Category Archives: Equity Risk Premium

The Equity Risk Premium (forthcoming book) — slides posted

Yesterday I gave a Zoom talk for a Business school seminar at the Stevens Institute of Technology in New Jersey. My thanks go out to Dan Pirjol, Zack Feinstein, and the other folks from the Business school at Stevens, both for the invitation and attending.

I summarized results from my forthcoming book: “The Equity Risk Premium: Unified Modeling + Python Automation”.
If you’re interested in a preview, here are the slides:

Download “The Equity Risk Premium: slides: Stevens”

THE-EQUITY-RISK-PREMIUM.Stevens.pdf – Downloaded 1169 times – 1.92 MB

US Equity Risk Premiums during the COVID-19 Pandemic

I’ve recently completed a research study

US Equity Risk Premiums during the COVID-19 Pandemic ,

available at This work is a follow-up application of my recent work on

Option-based Equity Risk Premiums, which I posted about here:

The Term Structure of the Equity Risk Premium

The equity risk premium (ERP) is the extra return (above Treasury rates) that investors expect, in order to hold stocks. The health and financial distress associated with the pandemic has been enormous. This has led to record-setting volatility and likely record-setting ERP’s also.  At any point in time, the ERP term structure is a chart of the equity risk premium (as an annual percentage rate) at various time horizons. My time horizons range from one day ahead to about 3 years.

To give a bit of a preview, consider the early days of the pandemic, shown in the timeline below (click on snapshot to view):

Time Line 1
Early timeline events during the COVID-19 pandemic


At this point in time, the US equity market was not too concerned, volatility was more-or-less normal and the associated ERP term structure looked as follows:

US ERP Term Structure on Jan 22, 2020

That January 22 chart shows the ERP’s in a 3-6% range: typical of an unstressed market, and also characteristic of long-run (unconditional) ERP’s. The dotted lines are my point estimates and the gray areas reflect an estimated uncertainty interval.  The main driver of the uncertainty is the degree of risk aversion in a so-called “representative investor”.

Notice that I am using a logarithmic scale for the time axis. The reason for this is that the times are actually the times to various S&P 500 Index option expirations. Those are very closely spaced in the first 30 days ahead. The log scale effectively spreads them apart for greater visibility.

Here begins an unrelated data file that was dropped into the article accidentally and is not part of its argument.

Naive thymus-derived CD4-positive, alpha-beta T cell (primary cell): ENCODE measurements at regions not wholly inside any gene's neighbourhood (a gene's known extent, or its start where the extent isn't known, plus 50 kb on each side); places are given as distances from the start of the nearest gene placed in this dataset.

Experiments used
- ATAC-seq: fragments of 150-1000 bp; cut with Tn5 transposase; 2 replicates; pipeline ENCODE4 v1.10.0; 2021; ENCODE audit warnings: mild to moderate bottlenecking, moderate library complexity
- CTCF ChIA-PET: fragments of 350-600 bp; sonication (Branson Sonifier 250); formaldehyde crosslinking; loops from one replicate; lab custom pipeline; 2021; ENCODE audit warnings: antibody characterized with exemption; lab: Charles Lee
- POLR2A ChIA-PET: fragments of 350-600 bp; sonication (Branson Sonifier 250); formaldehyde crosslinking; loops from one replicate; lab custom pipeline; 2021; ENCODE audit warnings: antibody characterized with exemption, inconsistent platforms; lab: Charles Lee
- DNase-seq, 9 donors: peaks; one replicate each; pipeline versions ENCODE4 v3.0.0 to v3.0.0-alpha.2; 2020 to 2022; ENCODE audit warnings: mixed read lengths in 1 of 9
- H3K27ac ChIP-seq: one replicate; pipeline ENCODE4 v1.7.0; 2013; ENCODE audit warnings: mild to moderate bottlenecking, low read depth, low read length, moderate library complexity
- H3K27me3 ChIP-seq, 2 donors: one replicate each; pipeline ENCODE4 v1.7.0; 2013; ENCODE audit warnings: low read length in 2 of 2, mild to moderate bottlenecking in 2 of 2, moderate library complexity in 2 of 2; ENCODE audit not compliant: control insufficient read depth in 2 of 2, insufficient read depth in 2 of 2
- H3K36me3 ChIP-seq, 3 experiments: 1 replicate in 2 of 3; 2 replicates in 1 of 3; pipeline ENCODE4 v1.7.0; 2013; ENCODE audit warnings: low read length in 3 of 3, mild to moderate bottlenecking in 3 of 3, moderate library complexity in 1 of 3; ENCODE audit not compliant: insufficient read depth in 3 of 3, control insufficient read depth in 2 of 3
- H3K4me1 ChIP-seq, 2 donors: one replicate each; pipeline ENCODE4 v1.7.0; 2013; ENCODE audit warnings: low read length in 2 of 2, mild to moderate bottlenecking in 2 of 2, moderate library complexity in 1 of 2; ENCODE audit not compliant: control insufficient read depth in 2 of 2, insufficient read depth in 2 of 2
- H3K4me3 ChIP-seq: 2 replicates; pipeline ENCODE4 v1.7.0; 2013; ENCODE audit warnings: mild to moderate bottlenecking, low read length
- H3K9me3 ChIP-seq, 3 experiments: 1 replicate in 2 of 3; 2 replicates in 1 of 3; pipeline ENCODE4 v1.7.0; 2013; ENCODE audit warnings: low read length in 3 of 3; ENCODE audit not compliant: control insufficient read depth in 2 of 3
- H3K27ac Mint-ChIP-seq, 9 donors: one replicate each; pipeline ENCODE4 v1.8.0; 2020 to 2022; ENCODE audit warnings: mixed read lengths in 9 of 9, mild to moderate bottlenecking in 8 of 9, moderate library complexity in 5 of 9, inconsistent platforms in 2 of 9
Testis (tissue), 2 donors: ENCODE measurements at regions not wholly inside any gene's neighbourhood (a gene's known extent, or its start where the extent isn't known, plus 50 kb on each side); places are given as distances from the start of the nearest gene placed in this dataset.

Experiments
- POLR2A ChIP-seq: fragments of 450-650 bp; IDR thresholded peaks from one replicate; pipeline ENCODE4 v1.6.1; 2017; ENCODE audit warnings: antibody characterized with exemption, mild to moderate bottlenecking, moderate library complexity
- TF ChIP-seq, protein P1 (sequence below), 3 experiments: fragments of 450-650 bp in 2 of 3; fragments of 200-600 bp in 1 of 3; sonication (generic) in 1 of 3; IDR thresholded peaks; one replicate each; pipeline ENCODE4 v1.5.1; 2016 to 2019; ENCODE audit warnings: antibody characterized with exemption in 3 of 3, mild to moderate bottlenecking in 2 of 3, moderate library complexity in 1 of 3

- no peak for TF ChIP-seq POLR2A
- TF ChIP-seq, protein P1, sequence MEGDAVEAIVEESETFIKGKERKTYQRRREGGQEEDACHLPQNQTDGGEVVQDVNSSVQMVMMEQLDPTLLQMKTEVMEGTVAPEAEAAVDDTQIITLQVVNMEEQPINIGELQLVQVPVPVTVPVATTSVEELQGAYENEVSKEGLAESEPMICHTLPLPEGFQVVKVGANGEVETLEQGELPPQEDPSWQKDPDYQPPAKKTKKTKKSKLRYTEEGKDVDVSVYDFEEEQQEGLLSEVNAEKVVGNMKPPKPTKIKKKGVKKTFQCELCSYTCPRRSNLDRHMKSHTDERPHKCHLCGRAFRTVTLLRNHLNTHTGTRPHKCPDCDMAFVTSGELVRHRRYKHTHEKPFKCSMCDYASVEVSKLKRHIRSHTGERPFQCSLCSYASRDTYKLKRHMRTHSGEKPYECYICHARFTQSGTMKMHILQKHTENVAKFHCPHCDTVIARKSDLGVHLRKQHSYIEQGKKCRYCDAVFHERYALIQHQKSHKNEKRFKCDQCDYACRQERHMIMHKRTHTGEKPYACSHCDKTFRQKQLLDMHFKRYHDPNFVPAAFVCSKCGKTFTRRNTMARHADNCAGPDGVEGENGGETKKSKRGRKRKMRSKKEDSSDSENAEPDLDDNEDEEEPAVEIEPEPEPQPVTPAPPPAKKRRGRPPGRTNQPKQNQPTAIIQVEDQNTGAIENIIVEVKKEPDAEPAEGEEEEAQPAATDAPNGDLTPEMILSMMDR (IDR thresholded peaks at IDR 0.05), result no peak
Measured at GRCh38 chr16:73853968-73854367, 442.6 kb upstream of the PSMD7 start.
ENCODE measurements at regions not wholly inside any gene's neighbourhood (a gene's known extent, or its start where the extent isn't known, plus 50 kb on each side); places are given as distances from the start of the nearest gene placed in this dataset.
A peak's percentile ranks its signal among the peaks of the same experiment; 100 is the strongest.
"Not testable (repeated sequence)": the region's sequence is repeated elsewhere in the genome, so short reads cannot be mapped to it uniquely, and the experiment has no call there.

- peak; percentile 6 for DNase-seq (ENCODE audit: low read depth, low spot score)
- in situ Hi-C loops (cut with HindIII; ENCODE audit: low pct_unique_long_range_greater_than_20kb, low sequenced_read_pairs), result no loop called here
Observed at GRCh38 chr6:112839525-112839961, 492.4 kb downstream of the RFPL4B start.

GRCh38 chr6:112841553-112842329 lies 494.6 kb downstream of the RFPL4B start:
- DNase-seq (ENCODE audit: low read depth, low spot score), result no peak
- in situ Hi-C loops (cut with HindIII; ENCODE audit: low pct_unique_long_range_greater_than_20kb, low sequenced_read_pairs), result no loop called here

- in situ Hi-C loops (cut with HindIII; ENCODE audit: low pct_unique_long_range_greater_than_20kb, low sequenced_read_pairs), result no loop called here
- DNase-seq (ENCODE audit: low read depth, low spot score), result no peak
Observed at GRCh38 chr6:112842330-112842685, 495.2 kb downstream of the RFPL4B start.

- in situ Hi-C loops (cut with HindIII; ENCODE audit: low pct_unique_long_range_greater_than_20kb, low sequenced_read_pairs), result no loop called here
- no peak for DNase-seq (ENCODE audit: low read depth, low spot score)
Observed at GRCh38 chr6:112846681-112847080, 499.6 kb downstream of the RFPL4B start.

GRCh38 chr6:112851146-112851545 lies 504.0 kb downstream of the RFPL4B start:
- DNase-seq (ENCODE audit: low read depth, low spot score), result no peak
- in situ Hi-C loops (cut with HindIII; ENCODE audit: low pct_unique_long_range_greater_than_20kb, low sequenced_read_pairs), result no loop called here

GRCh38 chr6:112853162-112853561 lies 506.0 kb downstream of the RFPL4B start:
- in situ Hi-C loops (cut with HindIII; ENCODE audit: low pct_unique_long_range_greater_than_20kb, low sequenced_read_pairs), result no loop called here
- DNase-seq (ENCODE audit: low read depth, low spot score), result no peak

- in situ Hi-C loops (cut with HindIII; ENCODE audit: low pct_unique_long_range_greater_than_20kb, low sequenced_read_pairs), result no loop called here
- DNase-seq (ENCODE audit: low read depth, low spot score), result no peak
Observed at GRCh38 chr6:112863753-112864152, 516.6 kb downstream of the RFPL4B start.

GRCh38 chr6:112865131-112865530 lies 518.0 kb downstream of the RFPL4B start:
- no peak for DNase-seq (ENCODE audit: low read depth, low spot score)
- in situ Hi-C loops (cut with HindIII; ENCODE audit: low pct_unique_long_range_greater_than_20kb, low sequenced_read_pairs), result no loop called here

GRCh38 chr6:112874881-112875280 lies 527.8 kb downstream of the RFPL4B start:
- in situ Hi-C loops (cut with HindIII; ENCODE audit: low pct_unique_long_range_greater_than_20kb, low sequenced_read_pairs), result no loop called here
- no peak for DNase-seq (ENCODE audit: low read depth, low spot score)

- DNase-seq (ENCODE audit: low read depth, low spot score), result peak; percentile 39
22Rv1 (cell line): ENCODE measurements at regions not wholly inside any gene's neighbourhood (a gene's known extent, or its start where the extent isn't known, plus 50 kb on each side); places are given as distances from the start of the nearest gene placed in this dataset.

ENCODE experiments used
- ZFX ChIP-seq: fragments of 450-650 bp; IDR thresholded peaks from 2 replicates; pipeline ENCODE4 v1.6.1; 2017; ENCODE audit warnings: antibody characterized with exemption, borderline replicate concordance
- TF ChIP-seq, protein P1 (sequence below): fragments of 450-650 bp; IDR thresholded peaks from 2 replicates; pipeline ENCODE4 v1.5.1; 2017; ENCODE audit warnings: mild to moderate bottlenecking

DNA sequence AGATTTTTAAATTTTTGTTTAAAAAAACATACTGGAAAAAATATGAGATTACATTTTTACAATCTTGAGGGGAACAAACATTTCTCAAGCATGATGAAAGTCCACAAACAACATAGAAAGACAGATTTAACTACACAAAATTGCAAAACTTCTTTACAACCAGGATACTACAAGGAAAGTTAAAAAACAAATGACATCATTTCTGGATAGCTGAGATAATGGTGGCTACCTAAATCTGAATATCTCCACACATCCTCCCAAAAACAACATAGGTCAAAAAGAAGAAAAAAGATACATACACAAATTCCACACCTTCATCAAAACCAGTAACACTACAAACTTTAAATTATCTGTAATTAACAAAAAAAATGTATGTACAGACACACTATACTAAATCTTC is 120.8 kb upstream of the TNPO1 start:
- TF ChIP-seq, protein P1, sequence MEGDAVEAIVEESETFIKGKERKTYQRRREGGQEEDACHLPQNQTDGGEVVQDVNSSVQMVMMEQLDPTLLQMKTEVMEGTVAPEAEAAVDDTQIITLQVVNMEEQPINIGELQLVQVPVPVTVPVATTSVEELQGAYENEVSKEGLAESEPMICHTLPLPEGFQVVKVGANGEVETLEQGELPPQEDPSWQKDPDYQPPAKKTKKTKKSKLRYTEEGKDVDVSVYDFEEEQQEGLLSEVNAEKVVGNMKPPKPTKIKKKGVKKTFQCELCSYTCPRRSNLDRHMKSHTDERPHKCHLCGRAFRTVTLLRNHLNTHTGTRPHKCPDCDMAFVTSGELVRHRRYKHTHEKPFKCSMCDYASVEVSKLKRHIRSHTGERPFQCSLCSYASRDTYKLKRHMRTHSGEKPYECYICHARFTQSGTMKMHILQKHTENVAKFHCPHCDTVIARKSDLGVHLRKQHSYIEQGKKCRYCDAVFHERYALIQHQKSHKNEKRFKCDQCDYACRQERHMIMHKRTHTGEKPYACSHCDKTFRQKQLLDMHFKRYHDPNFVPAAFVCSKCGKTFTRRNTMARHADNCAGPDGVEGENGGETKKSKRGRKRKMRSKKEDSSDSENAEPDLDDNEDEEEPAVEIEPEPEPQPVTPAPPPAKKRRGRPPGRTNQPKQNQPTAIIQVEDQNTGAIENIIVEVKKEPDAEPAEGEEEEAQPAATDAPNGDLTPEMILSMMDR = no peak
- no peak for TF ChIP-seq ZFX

By mid-March 2020, the pandemic had become global, cases and deaths were growing exponentially, and financial markets were close to panic mode. The ERP term structure dramatically inverted:

US ERP Term Structure on Mar 12, 2020

At the short-end of the curve, investors now required an annualized expected return of 500-600% in order to hold equities. This is likely a record, although to say for sure would require applying my same methods to option data during the 2008-2009 Financial crisis. This has not yet been done.







The Term Structure of the Equity Risk Premium

What is the equity risk premium, abbreviated ERP? It’s the market’s best point estimate, today, of what “stocks in the aggregate” will return in the future — after subtracting a risk-free interest rate.  By “stocks in the aggregate”, I am taking a US perspective, so thinking about an equity investment matching the  S&P500 (after dividends are accounted for).

If the future is very distant, say the next 20 years, a widely held belief is that the ERP will average around 4-6% per year.  The ERP has often been called “the most important number in finance”.

Speaking of interest rates, it’s well-known that rates vary in time and, at each time, have a term structure. For example, if r was a US Treasury rate, we would write r_{t,T} to denote the annual yield at time t for a Treasury bond maturing at time T.

Just like interest rates, the ERP is also time-varying and has a term structure —  so we also write ERP_{t,T}. For example, we could ask, what is the ERP today for holding stocks over the next 6 months? Regardless of the horizon, which might be very close, the convention is to quote the ERP as an annualized percentage rate. This is the same convention as for interest rates: even if you are borrowing money for just a couple weeks, your borrowing cost will be quoted as an annualized percentage rate.

The fact that the ERP has a term structure is not widely appreciated. In contrast, the term structure of interest rates is well-known and readily visible. For example, just look in the Wall Street Journal for the current term structure of US Treasury rates  — or find it in many places on the web.  The ERP term structure is not directly visible and needs to be estimated. Exactly how? That’s the question I answer in a new research paper, recently posted at the arXiv, titled:

Option-based Equity Risk Premiums

As an example, I show below my estimate of the (US) ERP term structure for Feb 7, 2018,  2 days after the so-called `Volpocalypse’.  That Feb 5, 2018 volatility event was the day of the Dow Jones Industrial Average’s largest point loss ever, although the percentage loss was less than 5%. The two charts show the same ERP, but the bottom uses a log time scale in order to better show the various, closely-spaced, option expirations.  As you can, the ERP is declining from about 26% per year for the nearest dates (2 days away) toward the longer-term values mentioned above. The  dark lines are central estimates and the red lines estimate the uncertainty. My assumptions and other details are found in the article.

The ERP term structure, estimated for Feb 7, 2018, two days after the ‘Volpocalypse’.